Preparing your garden for winter

Well, it's almost over. Garden season, that is. It always goes by so fast, doesn't it? Next thing you know that vegetables are no longer producing and the flowers are dying. It's time to clean up the garden plot and put it to bed for winter. I have a bunch of garden chores I do every fall. It's takes some time, but it's worth it when your garden is ready come spring.

Dry garden in fall

There are a few of these tasks I look forward to in fall and one is the record keeping, actually. This is when I look back and decide what worked, what didn't and what changes I need to make for next year. I know lots of people do this during the cold days of winter but I prefer to do it now when it's all fresh in my mind and right in front of me.

Once I remove the plants and finish the other garden chores, well...I tend to start romanticizing the garden and looking through rose colored glasses for next year! lol Do you do this too?  

Now on to the fall garden chores! Most of what needs to be completed is a matter of cleaning up and covering up. This is how I like to prepare my garden for winter:

How to prepare the garden for winter

These aren't in any particular order, you'll do them as the time arises for your garden.

1) The very first thing you'll do is remove all the plants that are done producing. If any of these were diseased or had a bug issue, chuck those in the trash or fire pit. Do not compost them! Many diseases and bug eggs can survive winter and spread in spring via the compost pile starting your problem all over again!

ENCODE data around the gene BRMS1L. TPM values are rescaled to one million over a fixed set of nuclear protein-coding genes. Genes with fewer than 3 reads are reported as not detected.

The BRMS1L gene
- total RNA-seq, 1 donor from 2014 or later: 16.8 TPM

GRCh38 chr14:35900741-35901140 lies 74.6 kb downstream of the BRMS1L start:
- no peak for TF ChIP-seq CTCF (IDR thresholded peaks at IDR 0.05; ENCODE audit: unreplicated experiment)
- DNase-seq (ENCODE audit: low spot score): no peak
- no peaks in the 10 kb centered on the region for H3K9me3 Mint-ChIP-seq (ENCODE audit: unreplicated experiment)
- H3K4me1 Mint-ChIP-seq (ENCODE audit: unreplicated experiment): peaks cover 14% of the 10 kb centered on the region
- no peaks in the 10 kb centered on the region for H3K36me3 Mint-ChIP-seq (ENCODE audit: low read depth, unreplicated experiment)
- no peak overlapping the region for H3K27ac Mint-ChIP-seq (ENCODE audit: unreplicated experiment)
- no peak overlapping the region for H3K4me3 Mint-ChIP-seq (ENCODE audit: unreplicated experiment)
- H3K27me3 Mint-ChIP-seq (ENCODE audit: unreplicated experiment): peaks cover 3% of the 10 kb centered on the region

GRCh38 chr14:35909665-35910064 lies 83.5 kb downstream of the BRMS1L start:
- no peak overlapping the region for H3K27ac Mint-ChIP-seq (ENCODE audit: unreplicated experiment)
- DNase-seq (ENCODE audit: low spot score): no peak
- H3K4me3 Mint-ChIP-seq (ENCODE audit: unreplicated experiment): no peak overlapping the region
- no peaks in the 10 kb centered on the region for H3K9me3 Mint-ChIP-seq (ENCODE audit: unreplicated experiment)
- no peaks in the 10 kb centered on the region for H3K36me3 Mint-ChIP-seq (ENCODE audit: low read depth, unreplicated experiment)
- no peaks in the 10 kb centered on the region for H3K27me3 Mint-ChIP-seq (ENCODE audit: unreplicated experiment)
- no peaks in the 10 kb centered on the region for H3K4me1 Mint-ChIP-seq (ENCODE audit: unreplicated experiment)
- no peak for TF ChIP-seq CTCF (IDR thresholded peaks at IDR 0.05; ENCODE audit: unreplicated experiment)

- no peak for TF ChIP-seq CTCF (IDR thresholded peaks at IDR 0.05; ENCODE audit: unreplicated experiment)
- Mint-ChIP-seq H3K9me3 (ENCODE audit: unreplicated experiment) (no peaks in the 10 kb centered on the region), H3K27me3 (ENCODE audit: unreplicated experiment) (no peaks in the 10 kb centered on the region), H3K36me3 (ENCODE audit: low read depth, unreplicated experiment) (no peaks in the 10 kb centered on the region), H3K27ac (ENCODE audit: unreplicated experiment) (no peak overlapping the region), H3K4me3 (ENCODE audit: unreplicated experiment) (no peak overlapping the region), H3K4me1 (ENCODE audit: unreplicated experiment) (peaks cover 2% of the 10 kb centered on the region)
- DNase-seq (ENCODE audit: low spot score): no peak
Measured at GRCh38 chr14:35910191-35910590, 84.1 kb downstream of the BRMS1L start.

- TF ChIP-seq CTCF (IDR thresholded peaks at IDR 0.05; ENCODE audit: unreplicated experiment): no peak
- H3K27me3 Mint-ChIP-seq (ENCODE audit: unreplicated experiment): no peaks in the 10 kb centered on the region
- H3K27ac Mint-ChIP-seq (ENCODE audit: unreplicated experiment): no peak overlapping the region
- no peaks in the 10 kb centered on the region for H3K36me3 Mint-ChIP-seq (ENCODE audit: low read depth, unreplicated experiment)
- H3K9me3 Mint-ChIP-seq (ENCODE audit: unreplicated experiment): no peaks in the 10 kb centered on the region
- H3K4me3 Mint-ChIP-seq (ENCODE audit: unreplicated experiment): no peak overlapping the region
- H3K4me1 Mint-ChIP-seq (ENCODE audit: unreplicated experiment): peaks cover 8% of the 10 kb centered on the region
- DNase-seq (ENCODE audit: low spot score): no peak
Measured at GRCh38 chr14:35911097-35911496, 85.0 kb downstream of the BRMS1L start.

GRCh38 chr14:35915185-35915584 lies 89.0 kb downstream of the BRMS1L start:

Dispose of these to prevent future problems. Everything healthy goes in the compost pile.

2) Remove or reroute fences making sure to pull out any unused stakes and plant markers. You wouldn't want these to get tangled in the tiller.

3) Remove ground covers from area where the plants have been removed. If you can safely remove them from places where plants are still actively growing, then go ahead. If not, just wait till all the plants are done for the year.

4) Rake up mulch if there was insect activity and burn or dispose of that. Do not compost it to prevent future infestations.

5) If you have them, let the chickens in to help clean up the mess left behind. They are excellent at cleaning up seeds and bugs.

6) Pull weeds even though the garden is done, as they are getting ready to drop seed. You don't want to have those seeds in the ground come spring!

7) You can cut down flower stalks or deadhead perennials at this point also, otherwise they spend all winter dropping their seeds and you'll end up with twice as many volunteer plants next year! Or you could choose to leave them up for the winter birds. If you use some type of ground cover then I would leave the dried flower heads up. 

I ended up with a sea of echinacea growing because I didn't deadhead them one year and didn't have ground cover there! lol On the flip side, that is a lot of roots I can harvest and still have plants next year.

8) Dig up, clean and pot tender perennials to bring inside. Related reading: How to clean and de-bug plants to bring inside

9) Add compost to replenish the nutrients that this years garden depleted from the soil. Even if your compost isn't quite ready, you can add it to the garden now since you won't be planting for several months. Now is also the perfect time to add manure to the garden.